Since 2013, it has had an Advisory Panel to assist with reviewing operations. The Panel can provide a report to the Prime Minister. Further, IGIS is independent of the political executive, the statutory Intelligence and Security Committee (ISC) (established 1996). It encompasses parliamentarians whose remit excludes operations, and the Commissioners of Security Warrants (established 1999) who review certain operational warrants. ISC, IGIS, and the Commissioners cannot review or oversee intelligence activities outside of NZSIS and GCSB.

    5.1 Intelligence Accountability Overview

    Inspector General of Intelligence and Security (IGIS)IGIS is responsible for ensuring that NZSIS and GCSB conduct their activities lawfully by conducting inquiries into select activities, and independently investigating complaints. IGIS also advises the Government and ISAs on matters related to oversight
    IGIS Advisory PanelThe Panel provides advice to IGIS on its own initiative or following a request from IGIS
    Intelligence and Security Committee (ISC)The primary function of the ISC is to review the policy, administration, and expenditure of each agency. The ISC also considers each annual report of each agency, conducts an annual review for the preceding financial year, and considers any bill, petition, or other matter referred to the ISC by the House of Representatives or Prime Minister. The ISC is not permitted to inquire into any matter within the jurisdiction of IGIS.
    Commissioners of Intelligence Warrants (CIWs)CIWs advise the responsible Minister, and in conjunction with the Minister, issue warrants allowing ISAs to conduct activities. The functions of the Commissioners include advising, considering, and issuing with the responsible Minister.

    [Source].

    It is also worth mentioning that while the National Security Group (NSG) is not part of the accountability architecture per se, it does however oversee and advise the Prime Minister and Ministers responsible for the NZSIS and GCSB.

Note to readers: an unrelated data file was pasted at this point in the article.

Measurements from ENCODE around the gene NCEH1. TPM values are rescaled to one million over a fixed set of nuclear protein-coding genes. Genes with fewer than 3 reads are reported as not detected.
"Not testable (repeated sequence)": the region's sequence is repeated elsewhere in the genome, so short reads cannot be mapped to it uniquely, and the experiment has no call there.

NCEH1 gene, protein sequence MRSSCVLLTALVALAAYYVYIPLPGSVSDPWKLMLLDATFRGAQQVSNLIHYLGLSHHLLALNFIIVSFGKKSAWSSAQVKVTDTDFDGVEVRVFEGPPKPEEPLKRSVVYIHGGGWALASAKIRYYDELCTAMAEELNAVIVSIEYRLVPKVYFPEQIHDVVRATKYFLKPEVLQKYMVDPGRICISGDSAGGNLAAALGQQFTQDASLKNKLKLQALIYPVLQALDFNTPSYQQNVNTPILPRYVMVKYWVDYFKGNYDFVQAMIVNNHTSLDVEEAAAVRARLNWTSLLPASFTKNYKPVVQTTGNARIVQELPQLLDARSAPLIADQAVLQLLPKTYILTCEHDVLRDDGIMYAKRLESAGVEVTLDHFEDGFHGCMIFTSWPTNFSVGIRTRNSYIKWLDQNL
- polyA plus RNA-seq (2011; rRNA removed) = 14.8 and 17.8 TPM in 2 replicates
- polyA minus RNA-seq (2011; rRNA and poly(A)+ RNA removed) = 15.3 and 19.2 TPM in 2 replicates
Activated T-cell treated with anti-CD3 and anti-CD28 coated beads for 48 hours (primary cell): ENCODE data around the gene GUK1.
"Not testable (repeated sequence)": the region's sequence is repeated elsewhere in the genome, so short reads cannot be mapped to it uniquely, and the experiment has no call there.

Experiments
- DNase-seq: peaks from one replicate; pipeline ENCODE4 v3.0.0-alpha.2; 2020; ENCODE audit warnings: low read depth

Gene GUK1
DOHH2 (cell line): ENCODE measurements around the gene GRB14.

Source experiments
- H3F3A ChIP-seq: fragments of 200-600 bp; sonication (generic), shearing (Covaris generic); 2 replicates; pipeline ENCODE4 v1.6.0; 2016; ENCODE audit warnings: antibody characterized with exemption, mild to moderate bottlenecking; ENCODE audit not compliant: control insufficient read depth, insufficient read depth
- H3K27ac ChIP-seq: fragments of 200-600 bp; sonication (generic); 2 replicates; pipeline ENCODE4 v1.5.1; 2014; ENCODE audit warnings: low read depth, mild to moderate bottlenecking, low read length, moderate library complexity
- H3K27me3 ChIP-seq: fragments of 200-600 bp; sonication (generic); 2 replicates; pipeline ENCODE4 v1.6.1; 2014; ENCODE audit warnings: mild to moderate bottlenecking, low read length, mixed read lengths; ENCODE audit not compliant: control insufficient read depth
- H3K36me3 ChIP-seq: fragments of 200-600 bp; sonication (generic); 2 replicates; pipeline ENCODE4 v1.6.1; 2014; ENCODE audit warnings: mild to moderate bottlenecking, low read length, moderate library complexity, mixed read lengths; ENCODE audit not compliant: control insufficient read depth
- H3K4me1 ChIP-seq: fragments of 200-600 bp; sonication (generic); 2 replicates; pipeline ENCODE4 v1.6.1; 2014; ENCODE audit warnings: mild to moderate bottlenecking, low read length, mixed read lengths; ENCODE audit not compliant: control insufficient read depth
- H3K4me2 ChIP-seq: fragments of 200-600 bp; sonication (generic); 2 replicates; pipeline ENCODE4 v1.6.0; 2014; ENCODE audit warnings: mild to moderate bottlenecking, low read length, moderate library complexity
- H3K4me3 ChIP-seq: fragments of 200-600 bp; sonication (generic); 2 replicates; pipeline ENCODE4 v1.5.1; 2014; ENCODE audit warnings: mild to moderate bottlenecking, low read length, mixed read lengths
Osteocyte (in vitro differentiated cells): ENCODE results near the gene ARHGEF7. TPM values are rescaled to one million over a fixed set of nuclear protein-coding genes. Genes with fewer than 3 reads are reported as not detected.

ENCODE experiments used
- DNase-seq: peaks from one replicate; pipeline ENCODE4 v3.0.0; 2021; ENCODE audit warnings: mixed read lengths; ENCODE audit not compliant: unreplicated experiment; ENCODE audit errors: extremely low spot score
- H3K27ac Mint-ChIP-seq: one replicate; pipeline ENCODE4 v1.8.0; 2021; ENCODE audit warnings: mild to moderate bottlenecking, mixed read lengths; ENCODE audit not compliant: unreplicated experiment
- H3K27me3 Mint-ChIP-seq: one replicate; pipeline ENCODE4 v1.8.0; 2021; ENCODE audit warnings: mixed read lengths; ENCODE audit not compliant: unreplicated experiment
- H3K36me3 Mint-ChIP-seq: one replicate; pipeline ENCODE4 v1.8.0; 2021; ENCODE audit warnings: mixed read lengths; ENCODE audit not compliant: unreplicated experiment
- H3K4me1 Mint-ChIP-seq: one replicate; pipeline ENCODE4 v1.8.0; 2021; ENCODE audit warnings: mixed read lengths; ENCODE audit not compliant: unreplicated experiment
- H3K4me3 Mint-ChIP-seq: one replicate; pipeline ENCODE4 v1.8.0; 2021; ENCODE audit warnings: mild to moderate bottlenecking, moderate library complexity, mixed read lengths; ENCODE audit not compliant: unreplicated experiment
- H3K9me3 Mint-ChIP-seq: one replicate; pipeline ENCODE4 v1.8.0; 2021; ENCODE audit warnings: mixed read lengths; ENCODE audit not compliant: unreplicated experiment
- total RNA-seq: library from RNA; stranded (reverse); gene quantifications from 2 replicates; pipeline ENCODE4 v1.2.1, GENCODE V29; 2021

6.0 NZIC’s Operations and Intelligence

    Counter-terrorist responses to the events of 2001 have been the ever-present backdrop for both the NZSIS and GCSB. Although only two high-profile events involving oversight and accountability issues relating to international terrorism (or indeed to any other relevant issue) have occurred.

    One such was the case involving Ahmed Zaoui who entered New Zealand claiming refugee status. However, the advice of the Director of the NZSIS deemed him a security risk. NZ state authorities detained Zaoui for some years while his status was determined. In 2007, the NZSIS determined that he was “no longer at risk”.

    The case became a paradigmatic example of intelligence accountability in New Zealand. It equally highlighted the clandestine role of NZSIS; its links with international security agencies; and the proper role of accountability bodies.

    6.1 The Zaoui Case

    Ahmed Zaoui, an Algerian involved in Islamist politics through the 1990s, had been convicted in and/or deported from several European countries on account of his political affiliations, his associates, and his activities/ public statements (all deemed to be either actively or potentially of a terrorist nature) and for using false passports.